In an opinion piece in the The Guardian after the federal government’s announcement early last week, Darren Lewin-Hill from the community legal sector said the restored and extra money would have little impact on a crisis that sees nearly 160,000 people in need turned away each year.

“The impulse to welcome and congratulate the federal government risks absolving Brandis of the needless devastation he has already wrought upon free legal assistance for vulnerable people, and will inflict on the many thousands who will continue to be turned away when the reversal of cuts gives way to the grim reality that funding will remain massively inadequate to meet clear and increasing legal need.”

Australia21 - Nassim Arrage National Association of Community Legal Centres Facebook photo


Is the domestic violence priority genuine?

Attorney-General George Brandis called for domestic and family violence services to be prioritised under the new funding arrangement.

Nassim Arrage from the National Association of Community Legal Centres acknowledged the targeting.

“We understand that this additional funding will be targeted at the family law and family violence work of CLCs. The Government has assured us that they understand the broad and significant flow-on effects family violence can have in a range of areas of law including housing, credit and debt and employment and that the funding can be used for these services.”

In a statement on Facebook, Minister for Women Michaelia Cash talked up the government’s $55.7 million funding boost, which she said would “ensure victims of domestic violence can get assistance when they need it most.”

Michaelia Cash facebook postBut late last week, the Sydney Morning Herald carried a piece labelling the government’s commitment to domestic violence ‘hollow’.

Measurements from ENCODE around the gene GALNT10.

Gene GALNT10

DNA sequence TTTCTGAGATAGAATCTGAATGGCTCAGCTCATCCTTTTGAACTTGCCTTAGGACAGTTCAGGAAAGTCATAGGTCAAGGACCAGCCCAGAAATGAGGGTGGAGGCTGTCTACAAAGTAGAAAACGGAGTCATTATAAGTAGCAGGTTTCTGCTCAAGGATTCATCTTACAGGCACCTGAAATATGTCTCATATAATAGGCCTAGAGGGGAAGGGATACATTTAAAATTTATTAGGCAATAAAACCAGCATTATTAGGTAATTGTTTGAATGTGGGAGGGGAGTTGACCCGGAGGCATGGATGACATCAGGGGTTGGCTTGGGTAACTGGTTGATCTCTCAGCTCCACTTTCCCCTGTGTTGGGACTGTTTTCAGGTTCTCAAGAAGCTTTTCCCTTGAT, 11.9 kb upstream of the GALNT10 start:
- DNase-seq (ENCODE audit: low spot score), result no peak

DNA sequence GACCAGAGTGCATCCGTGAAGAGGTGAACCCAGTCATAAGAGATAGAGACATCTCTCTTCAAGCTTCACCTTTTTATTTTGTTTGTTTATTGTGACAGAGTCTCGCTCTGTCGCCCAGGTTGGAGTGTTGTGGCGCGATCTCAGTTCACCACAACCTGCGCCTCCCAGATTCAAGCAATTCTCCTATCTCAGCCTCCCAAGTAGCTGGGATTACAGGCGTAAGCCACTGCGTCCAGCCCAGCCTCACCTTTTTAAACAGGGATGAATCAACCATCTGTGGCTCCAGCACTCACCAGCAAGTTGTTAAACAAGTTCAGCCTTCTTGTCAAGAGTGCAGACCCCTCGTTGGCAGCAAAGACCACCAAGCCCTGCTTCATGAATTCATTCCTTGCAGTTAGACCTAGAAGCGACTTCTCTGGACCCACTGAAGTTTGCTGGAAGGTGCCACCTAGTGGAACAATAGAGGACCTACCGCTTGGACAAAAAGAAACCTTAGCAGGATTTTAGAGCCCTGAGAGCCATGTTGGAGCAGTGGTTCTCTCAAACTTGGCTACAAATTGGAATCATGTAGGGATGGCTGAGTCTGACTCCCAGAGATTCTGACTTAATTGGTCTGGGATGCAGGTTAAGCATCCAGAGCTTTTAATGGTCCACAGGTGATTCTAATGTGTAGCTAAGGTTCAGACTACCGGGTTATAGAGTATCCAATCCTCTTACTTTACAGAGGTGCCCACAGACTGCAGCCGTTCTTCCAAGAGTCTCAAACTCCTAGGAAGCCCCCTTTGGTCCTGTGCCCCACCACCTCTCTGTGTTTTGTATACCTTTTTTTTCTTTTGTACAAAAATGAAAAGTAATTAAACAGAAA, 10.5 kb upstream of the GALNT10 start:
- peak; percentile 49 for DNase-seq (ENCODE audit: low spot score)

In his comment, freelance writer Alex McKinnon called out the Minister and Attorney-General, saying they had pulled this ‘stunt’ before.

“In March 2015, the pair fronted the media and backed down from $25.5 million in planned cuts to legal aid services – 15 months after they were first announced,” he said.

“Once is bad enough. Twice is inexcusable.

“For almost the entire lifespan of this government, the legal aid sector has operated under the constant threat of defunding – never able to plan further ahead than the next budget cycle, constantly forced to divert scarce resources to campaigning and lobbying.”

McKinnon also cited the Productivity Commission recommendation for a real and substantial boost to funding. He warned that domestic violence victims unable to afford legal services will continue to fall into a ‘justice gap.’

“Domestic violence runs the risk of becoming an issue we only care about when something particularly awful happens, because politicians know they can get away with the bare minimum. As Australia continues to feel its way forward on domestic violence, victims deserve more from those meant to protect them.”

Australia21 - Woman defending herself with her hand


Australia21 calls on all governments – federal, state and territory – to set their policies to ensure their support for Australians in legal need is real rather than rhetorical. We believe only fair, sustainable and inclusive public policy can keep our communities healthy.